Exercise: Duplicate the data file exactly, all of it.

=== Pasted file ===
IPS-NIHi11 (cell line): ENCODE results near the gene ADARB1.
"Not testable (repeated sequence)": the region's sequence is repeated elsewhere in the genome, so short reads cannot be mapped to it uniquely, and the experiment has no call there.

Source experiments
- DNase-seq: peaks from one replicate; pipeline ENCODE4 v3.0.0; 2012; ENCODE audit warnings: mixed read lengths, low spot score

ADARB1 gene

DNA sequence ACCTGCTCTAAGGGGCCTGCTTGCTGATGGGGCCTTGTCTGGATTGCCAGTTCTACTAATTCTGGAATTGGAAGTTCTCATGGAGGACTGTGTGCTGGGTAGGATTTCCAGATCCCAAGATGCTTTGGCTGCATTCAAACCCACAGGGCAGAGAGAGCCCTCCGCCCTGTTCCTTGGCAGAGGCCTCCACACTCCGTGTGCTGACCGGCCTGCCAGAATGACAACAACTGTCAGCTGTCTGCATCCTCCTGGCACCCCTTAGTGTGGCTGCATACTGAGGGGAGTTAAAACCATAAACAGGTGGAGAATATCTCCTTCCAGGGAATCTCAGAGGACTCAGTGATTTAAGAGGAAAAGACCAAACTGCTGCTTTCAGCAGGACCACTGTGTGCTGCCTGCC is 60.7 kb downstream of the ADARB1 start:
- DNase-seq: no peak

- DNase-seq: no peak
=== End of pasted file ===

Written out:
IPS-NIHi11 (cell line): ENCODE results near the gene ADARB1.
"Not testable (repeated sequence)": the region's sequence is repeated elsewhere in the genome, so short reads cannot be mapped to it uniquely, and the experiment has no call there.

Source experiments
- DNase-seq: peaks from one replicate; pipeline ENCODE4 v3.0.0; 2012; ENCODE audit warnings: mixed read lengths, low spot score

ADARB1 gene

DNA sequence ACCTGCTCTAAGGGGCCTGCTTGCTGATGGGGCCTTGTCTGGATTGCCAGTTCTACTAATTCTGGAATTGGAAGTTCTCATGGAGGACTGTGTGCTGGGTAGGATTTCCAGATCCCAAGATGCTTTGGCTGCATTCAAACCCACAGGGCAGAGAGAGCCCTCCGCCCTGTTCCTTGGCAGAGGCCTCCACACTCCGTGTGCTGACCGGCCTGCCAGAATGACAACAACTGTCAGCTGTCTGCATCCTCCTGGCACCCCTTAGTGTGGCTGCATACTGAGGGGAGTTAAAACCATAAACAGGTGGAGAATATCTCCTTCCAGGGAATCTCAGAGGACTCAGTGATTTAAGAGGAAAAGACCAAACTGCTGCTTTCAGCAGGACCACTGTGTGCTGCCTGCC is 60.7 kb downstream of the ADARB1 start:
- DNase-seq: no peak

- DNase-seq: no peak